Back at the car park we meet and chat with a young man who also has a van, one he’s meaning to convert. He’s moved to Shetland from Cambridge and his mother is a Shetlander. ‘How are the winters?’ I ask him and he shrugs. ‘People have hobbies’ he tells me. It’s hard to imagine the long, hard winter nights on a day like this.

Our ferry to Aberdeen leaves at 5pm and it’s with reluctance that we go to join the check-in queue further round at the ferry departure point. We’re waved on by a kilt-wearing, pony-tailed port worker then we’re rumbling up the ramp and into the ferry. As the ship departs there’s time for one more look at Shetland, bathed in afternoon sunshine, then we’re off back to the mainland and a long haul home.

Grace is also known as the novelist, Jane Deans. Her new novel, The Conways at Earthsend is now out and available from Amazon, Waterstones, Goodreads, W H Smith, Pegasus Publishing and many more sites. Visit my author page on Facebook: (1) Jane Deans, Novellist, Short Fiction and Blog | Facebook

Orkney to Shetland

It’s our last couple of days on Orkney and we move out to a newly opened, relaxing site overlooking Kirkwall Bay, where the island ferries come past all day and the big Northlink ship stops in the port opposite every evening. Once installed we pull out chairs for an hour or so in the warm sunshine.

The weather turns wet for a last afternoon and evening to while away in Kirkwall. We shop, lunch and go to visit the Orkney museum, which is free entry and has a small but lovely garden as well as a few interesting exhibits.

Later we make our way round to Hatston Port to wait for the Northlink ship to pick us up on its way from Aberdeen to Shetland, though not until 11.45pm. It’s still twilight when the ship arrives to collect us, along with a half a dozen other vehicles waiting. Once boarded we go straight to find our cabin as our arrival time to Lerwick is 7am.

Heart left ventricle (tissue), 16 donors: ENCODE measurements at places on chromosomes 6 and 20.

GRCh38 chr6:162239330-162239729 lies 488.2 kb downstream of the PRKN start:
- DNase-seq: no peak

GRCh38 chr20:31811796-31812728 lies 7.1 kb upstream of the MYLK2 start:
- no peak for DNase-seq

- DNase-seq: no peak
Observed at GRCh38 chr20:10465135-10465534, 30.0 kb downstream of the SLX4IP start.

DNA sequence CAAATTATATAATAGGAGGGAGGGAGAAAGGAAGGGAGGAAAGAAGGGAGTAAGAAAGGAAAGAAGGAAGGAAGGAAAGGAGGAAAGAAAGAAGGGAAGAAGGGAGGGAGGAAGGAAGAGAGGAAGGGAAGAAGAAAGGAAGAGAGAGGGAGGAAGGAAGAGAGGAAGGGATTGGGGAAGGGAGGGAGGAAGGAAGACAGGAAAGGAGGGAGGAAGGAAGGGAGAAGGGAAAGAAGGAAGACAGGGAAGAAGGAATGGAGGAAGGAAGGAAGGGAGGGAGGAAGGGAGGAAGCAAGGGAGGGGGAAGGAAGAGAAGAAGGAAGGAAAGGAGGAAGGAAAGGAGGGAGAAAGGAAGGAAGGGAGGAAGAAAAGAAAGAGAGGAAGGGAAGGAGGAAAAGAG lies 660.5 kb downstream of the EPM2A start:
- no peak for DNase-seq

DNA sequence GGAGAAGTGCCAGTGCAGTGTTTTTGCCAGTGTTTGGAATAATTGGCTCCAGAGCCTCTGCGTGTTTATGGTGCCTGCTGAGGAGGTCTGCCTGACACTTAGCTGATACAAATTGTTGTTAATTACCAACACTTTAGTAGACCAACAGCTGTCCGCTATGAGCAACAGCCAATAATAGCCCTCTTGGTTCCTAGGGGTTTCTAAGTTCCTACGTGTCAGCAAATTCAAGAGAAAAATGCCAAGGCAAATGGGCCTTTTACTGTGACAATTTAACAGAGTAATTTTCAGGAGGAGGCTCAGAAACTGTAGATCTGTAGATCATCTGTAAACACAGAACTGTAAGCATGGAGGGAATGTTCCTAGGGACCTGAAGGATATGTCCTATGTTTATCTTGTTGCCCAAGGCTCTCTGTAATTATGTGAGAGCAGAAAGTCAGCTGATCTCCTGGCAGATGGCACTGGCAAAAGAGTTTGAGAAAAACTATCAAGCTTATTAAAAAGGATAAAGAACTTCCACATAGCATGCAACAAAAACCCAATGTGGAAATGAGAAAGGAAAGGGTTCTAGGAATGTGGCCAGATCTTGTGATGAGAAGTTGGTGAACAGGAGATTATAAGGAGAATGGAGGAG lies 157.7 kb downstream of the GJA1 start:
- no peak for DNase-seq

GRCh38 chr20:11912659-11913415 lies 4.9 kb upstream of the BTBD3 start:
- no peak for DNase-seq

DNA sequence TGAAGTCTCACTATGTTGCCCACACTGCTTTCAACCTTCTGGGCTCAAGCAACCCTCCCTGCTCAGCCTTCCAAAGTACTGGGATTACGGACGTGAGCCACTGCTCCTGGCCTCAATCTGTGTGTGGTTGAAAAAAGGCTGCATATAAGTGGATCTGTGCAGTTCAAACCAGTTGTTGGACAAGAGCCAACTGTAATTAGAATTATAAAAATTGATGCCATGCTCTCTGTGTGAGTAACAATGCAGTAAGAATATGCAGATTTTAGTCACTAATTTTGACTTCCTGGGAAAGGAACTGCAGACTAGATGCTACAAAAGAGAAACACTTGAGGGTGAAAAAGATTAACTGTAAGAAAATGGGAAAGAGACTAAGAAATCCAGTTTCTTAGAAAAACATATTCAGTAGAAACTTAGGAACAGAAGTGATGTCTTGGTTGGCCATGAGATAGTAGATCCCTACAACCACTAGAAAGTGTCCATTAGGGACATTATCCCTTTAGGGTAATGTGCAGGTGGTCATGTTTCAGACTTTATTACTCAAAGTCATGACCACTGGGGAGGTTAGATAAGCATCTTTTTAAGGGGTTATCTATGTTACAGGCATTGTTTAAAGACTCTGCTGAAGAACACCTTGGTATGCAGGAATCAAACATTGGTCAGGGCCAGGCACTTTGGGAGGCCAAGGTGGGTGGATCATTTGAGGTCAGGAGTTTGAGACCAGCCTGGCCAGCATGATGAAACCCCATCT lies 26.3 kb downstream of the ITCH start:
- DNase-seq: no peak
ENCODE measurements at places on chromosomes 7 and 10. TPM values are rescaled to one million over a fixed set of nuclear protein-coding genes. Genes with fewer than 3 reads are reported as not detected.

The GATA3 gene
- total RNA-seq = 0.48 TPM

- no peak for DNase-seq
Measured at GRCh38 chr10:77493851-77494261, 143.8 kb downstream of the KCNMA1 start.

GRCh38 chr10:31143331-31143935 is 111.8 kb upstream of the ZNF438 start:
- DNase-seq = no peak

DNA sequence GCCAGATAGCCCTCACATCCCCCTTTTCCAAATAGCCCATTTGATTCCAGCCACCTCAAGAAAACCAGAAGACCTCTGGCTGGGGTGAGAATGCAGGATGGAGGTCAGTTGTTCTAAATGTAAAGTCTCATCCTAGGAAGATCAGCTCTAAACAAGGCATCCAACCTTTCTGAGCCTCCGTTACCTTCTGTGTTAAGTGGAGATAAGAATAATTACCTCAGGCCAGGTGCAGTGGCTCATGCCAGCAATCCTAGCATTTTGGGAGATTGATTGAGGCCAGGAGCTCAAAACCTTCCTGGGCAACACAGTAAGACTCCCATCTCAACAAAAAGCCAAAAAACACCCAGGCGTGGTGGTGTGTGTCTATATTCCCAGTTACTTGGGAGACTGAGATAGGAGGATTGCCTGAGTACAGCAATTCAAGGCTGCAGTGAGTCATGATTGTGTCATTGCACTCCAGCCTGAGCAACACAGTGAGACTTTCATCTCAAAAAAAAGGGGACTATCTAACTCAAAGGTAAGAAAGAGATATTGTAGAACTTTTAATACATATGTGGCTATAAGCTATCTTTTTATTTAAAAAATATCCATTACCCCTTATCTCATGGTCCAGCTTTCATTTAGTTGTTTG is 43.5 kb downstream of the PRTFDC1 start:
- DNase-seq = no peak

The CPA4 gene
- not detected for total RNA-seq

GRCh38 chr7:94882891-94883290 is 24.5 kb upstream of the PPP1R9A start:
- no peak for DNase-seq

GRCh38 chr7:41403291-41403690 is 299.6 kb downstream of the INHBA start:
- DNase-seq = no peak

The en suite cabin is cozy and comfortable, if a little stuffy, but sleep is, at best intermittent with the ship juddering, pitching and rolling on this blustery night. Neither of us is especially well rested when the tannoy announces our arrival to Lerwick. It is a rude awakening, rolling from the bowels of the ferry into a cold, drizzly morning at the ferry terminal and up and out into a bleak, unforgiving landscape of hills dotted with sheep. At this stage we’re only interested in catching up on sleep so we park up and get a nap. It’s an inauspicious start to our Shetland visit but by the time we rally and drive out to Sandness in the west and lunch overlooking tiny Papa Stour island the weather has improved and the rugged scenery seems to have an appeal of its own.

For our first night we’re staying at Skeld, again in the west of this skinny island. There’s a chilly wind and some drizzle as we descend to the small marina below the hills and it feels remote. There’s no internet or TV signal and the services are a complicated system of keys and coin-slots, although there’s water and hook-up.